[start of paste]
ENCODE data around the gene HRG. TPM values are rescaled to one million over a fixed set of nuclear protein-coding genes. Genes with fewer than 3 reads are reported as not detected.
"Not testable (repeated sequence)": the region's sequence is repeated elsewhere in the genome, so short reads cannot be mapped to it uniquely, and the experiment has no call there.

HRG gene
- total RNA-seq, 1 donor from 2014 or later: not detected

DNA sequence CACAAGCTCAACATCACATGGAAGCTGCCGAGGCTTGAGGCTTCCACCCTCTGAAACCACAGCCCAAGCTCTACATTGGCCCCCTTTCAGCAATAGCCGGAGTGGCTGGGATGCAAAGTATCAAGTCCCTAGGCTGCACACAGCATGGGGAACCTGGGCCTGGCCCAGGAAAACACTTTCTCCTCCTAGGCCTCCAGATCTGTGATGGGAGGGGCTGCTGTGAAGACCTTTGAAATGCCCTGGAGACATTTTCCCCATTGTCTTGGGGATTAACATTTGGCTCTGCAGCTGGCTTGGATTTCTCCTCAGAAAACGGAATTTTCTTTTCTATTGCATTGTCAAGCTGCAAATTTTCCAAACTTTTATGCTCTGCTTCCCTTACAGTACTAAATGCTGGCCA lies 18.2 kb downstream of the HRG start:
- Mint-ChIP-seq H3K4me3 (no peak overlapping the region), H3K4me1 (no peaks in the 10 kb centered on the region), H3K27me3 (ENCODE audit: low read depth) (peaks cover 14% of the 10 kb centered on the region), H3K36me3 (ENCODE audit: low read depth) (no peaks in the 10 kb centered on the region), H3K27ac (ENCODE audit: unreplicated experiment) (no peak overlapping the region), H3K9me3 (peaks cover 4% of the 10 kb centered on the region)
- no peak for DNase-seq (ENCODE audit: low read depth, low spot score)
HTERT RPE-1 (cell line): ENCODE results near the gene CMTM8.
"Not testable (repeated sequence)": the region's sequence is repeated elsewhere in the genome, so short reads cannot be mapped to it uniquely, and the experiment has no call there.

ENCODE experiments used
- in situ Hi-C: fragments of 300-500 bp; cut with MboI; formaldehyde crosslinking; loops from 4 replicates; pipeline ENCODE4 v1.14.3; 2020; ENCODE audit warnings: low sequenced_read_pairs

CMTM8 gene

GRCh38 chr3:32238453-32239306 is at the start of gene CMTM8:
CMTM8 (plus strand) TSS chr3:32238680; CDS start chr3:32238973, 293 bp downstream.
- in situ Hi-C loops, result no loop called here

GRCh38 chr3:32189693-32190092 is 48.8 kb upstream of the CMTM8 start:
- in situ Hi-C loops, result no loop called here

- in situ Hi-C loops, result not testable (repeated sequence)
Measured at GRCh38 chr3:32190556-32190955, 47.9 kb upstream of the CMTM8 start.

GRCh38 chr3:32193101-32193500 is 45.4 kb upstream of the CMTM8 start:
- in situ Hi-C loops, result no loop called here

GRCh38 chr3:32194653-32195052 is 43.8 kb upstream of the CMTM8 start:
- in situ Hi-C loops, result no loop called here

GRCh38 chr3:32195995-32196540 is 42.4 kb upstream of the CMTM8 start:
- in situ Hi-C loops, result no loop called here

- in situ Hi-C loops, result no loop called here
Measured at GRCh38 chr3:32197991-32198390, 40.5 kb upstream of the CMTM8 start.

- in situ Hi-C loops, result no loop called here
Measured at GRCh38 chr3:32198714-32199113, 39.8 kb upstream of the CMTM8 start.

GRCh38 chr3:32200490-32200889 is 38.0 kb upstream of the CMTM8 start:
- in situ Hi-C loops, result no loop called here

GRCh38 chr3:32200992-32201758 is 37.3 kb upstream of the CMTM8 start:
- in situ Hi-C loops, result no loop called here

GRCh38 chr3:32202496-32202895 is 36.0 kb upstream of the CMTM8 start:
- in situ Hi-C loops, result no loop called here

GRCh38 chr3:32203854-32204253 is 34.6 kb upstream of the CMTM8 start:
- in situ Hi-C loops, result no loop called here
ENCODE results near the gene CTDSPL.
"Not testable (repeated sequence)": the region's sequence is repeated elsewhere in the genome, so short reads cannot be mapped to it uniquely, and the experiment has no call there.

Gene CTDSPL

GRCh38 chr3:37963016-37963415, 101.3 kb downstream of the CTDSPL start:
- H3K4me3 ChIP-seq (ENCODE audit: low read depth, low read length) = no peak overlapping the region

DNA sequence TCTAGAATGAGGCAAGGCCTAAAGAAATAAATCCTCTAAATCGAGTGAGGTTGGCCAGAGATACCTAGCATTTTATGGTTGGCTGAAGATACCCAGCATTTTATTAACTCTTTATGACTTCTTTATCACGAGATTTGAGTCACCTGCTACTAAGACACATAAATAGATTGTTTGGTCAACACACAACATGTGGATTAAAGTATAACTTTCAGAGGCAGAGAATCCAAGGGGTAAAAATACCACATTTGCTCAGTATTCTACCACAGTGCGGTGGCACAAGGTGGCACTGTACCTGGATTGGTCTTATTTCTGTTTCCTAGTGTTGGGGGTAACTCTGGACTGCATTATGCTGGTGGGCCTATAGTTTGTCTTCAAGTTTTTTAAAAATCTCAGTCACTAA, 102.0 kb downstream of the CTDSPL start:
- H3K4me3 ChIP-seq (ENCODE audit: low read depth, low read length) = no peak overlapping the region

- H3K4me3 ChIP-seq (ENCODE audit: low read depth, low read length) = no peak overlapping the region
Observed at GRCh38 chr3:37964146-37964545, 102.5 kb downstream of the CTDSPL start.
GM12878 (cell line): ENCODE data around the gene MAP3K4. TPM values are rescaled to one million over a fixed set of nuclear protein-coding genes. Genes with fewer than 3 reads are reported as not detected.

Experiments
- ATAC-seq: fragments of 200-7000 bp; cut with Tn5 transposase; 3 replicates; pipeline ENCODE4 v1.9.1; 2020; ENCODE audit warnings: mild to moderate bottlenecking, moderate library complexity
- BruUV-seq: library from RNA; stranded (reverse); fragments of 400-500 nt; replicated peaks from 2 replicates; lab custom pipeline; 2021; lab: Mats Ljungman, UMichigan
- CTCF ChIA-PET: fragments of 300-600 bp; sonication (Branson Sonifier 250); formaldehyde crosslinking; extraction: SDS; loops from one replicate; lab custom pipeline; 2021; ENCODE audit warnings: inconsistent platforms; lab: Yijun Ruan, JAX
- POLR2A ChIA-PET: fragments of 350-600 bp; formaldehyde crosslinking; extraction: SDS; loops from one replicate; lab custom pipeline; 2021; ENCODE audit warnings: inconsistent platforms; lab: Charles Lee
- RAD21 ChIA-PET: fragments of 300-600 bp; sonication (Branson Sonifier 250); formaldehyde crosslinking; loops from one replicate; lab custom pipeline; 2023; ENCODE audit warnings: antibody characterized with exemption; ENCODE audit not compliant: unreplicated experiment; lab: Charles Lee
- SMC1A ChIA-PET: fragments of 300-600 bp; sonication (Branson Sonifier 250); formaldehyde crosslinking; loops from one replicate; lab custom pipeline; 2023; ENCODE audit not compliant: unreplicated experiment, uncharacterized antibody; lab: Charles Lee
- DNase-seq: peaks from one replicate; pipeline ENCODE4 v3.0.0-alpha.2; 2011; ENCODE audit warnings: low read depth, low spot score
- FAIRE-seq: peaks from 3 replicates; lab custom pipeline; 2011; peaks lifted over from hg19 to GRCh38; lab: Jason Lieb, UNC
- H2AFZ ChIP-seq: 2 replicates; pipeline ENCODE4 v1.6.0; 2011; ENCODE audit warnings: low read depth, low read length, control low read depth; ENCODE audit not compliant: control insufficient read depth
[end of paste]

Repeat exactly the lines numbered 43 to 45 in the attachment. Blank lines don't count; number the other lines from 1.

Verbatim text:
DNA sequence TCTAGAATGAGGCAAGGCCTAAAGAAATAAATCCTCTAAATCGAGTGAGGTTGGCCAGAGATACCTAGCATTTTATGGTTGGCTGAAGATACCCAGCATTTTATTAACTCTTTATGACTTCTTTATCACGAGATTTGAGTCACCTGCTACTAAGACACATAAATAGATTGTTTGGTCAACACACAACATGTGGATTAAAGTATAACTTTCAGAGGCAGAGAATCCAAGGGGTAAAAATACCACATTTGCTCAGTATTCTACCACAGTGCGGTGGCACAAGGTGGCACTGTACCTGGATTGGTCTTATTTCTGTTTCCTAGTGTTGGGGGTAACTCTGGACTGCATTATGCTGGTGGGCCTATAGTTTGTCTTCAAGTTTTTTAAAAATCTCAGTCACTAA, 102.0 kb downstream of the CTDSPL start:
- H3K4me3 ChIP-seq (ENCODE audit: low read depth, low read length) = no peak overlapping the region

- H3K4me3 ChIP-seq (ENCODE audit: low read depth, low read length) = no peak overlapping the region